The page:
Preserving the Devils Hole Pupfish Population

The Devils Hole pupfish (Cyprinodon diabolis) is a tough fish, able to survive in the waters of a single spring in Ash Meadows National Refuge. . These waters average 92-93 degrees Fahrenheit and are characterized by low dissolved oxygen and limited food sources. Water pumping in the late 1960s and 1970s, however, dropped water levels, threatening to destroy the shallow region in Devils Hole, a habitat critical for food production and spawning success. While the Supreme Court set minimum water levels for Devils Hole, the population has struggled ever since, reaching a low of only ~35 observable fish in 2006 and 2013. While the population has rebounded somewhat from these lows, there are still fewer than 200 individuals of this critically endangered species in the wild.

Detail of the shallow shelf area of the Refuge Tank (also pictured above) where adult Devils Hole pupfish are released.

Since 2013, GBI personnel have been helping with efforts to preserve this species. Of course, a part of this is the attempt to maintain conditions in Devils Hole that will continue to be conducive to its namesake fish. However, realizing just how precarious these conditions are, an important part of saving Cyprinodon diabolis is creating a backup population. Enter the U.S. Fish and Wildlife Service‘s Ash Meadows Fish Conservation Facility (AMFCF), completed in June, 2013. This facility combines a fish hatchery with an artificial ecosystem that simulates the natural environment of Devils Hole.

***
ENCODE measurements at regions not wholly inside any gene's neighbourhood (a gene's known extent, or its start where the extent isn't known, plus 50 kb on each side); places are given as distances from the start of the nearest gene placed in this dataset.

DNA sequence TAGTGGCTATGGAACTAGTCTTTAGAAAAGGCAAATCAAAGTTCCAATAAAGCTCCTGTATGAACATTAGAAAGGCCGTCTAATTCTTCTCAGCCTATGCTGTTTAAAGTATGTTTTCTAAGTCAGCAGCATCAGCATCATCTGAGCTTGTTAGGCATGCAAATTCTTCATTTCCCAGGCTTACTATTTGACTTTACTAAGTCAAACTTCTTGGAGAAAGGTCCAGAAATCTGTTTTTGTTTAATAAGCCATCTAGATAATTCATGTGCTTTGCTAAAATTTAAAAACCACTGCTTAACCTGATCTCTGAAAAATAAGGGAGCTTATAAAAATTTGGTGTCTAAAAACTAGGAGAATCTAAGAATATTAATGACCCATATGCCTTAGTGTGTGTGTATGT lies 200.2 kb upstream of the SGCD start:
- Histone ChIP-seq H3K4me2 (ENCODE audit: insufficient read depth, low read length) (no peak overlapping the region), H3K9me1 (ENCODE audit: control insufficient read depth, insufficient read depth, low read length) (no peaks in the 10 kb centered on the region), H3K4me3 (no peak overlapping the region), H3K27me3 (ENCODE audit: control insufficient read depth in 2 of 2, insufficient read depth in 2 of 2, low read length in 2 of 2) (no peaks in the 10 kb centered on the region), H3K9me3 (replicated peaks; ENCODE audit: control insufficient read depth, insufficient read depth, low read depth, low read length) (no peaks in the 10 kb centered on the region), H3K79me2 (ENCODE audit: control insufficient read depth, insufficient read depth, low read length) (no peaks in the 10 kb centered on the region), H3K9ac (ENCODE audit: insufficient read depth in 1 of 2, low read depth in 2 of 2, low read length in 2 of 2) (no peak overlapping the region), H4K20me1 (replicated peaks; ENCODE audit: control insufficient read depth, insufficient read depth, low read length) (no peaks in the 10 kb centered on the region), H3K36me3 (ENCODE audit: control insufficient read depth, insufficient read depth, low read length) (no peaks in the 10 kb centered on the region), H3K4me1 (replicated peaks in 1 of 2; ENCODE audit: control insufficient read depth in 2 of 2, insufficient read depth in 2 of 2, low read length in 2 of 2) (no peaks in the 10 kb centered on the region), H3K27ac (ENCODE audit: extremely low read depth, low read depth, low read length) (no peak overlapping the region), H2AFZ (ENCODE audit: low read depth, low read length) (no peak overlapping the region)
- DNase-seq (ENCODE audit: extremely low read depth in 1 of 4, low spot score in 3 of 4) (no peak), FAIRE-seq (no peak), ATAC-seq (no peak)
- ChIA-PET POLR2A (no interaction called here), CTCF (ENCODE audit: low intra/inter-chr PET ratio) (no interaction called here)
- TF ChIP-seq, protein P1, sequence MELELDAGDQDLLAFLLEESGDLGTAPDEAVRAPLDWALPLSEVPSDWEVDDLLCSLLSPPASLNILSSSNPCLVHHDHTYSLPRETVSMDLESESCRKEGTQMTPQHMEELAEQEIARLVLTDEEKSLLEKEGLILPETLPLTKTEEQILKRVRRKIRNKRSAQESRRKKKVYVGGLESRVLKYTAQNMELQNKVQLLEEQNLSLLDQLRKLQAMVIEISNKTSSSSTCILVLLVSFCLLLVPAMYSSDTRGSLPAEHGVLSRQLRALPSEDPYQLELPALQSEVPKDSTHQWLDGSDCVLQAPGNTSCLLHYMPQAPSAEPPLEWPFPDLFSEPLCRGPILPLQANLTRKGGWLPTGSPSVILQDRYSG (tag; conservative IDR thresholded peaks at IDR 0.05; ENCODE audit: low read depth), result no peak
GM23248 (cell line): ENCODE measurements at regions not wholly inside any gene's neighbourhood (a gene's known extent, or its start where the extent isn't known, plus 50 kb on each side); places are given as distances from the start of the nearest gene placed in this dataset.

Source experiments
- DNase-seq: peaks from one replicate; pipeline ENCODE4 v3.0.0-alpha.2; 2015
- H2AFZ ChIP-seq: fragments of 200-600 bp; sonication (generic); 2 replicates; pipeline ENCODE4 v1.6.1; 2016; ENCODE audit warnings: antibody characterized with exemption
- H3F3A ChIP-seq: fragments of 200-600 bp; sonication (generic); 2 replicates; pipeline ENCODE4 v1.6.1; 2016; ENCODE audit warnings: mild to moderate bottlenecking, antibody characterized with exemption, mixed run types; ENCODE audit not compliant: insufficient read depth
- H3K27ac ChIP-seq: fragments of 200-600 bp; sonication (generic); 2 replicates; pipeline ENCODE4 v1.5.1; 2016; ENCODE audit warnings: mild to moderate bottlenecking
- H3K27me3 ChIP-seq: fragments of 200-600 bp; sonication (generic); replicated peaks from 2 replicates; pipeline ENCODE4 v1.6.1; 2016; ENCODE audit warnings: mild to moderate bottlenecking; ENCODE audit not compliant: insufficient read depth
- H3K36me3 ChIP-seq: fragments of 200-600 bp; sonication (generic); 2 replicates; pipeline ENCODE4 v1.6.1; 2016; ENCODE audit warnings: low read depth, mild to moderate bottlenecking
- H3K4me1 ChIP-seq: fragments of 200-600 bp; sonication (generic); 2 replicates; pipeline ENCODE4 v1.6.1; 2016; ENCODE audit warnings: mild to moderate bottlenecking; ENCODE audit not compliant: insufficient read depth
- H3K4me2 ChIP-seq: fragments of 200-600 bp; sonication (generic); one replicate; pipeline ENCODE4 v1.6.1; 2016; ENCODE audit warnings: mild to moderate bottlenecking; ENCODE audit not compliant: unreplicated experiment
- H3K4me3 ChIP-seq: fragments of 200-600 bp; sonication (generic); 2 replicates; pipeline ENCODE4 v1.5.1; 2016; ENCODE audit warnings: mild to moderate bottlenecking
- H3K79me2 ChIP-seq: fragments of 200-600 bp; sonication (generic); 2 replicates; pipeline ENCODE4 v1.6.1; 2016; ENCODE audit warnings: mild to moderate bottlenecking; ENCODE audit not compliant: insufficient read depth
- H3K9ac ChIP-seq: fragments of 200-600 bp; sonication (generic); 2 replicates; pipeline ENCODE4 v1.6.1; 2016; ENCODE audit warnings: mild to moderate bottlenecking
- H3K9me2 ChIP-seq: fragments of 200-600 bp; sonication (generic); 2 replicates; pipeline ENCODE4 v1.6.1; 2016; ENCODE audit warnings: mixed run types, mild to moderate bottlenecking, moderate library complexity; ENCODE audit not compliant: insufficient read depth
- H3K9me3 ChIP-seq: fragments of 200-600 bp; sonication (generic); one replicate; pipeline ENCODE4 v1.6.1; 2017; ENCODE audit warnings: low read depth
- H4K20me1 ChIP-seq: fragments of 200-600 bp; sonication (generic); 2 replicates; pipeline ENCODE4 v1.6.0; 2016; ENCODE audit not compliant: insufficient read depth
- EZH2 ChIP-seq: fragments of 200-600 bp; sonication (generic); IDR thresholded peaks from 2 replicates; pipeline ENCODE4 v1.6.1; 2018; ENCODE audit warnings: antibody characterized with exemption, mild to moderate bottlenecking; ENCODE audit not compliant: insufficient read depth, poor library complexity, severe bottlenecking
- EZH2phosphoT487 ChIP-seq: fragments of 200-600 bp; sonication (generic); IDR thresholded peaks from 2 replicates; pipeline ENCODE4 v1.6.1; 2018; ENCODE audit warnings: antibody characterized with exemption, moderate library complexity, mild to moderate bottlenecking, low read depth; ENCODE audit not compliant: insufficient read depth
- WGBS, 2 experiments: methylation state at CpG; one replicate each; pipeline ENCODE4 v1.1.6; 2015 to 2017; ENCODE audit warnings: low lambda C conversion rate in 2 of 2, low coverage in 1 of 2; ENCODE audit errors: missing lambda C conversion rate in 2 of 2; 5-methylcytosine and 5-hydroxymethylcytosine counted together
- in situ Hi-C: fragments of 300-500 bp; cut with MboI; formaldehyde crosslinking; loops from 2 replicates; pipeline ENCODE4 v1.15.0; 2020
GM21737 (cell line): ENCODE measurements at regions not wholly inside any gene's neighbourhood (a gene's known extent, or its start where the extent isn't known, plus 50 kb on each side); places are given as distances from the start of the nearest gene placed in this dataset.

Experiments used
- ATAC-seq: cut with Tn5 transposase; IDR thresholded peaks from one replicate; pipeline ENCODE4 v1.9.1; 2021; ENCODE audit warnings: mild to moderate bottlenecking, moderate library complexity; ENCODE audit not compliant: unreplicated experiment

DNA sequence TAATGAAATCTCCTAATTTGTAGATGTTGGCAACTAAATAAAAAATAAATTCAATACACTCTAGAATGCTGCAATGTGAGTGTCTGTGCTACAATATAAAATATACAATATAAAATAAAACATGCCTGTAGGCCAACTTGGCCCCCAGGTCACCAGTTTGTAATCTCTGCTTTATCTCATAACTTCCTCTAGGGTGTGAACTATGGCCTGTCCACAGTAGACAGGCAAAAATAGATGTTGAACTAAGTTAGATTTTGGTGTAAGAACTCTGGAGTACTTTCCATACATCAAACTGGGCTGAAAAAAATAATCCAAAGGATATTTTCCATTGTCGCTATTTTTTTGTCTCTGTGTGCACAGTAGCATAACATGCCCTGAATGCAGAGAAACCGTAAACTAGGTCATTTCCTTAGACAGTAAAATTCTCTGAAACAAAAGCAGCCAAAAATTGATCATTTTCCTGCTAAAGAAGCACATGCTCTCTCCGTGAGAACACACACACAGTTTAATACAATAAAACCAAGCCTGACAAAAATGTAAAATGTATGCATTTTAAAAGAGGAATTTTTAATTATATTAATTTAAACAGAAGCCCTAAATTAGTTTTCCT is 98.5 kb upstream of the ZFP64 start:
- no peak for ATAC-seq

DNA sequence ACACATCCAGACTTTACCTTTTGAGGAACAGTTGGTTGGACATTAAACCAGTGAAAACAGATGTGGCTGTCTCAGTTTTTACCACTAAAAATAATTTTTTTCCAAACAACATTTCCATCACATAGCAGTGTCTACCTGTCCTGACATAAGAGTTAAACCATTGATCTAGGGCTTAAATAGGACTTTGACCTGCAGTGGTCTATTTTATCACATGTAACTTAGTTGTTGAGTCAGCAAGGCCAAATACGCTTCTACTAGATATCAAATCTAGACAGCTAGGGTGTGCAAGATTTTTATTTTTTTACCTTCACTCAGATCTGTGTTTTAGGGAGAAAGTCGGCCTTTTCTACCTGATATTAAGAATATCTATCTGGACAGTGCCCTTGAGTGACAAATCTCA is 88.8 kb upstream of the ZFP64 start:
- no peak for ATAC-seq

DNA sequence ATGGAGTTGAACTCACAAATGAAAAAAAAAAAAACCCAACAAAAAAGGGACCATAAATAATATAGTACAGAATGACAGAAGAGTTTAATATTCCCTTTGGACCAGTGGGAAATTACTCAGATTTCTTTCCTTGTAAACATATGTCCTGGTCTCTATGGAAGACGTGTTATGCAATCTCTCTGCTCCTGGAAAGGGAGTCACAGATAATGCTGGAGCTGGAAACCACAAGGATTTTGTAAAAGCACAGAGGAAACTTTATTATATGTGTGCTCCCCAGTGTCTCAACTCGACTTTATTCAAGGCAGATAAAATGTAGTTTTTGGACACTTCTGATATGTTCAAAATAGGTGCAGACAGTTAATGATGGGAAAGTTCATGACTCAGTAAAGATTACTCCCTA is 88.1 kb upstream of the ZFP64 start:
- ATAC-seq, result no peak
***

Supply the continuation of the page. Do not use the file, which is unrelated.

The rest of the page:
In support of the AMFCF, GBI Research Associates are charged with monitoring, recording, and controlling water quality within the tank. In doing so, they attend to temperature, dissolved oxygen, pH, and flow rate, using specialized Supervisory Control and Data Acquisition (SCADA) software. Additionally, they control ambient air temperature and light by manually opening and closing louvers on the roof of refuge tank enclosure.

A pupfish in the propagation room. This individual is approximately 3 months old. This fish was retrieved as an egg from the Refuge Tank in July.

RA Mitch Stanton was kind enough to provide us with images and video of the work being done. Mitch explains: “Through the collaboration with government agencies, eggs are sourced from the wild population, reared in captivity, and released into an artificial refuge ecosystem. The video shows this process from retrieving eggs from Devils Hole, rearing larvae, and releasing adults into the refuge tank at the Ash Meadows Fish Conservation Facility.”

Featured in the video are the following personnel:

  • Facility manager: Jennifer Gumm (USFW)
  • Refuge manager: Corey Lee  (USFW)
  • Aquaculturist: Olin Feuerbacher  (USFW)
  • NPS biologist: Jeffery Goldstein (NPS)
  • Biological Science Specialist: Mitch Stanton (GBI)

Our thanks to Mitch and all of those working to preserve the rare and fascinating Devils Hole pupfish.

Leave a Reply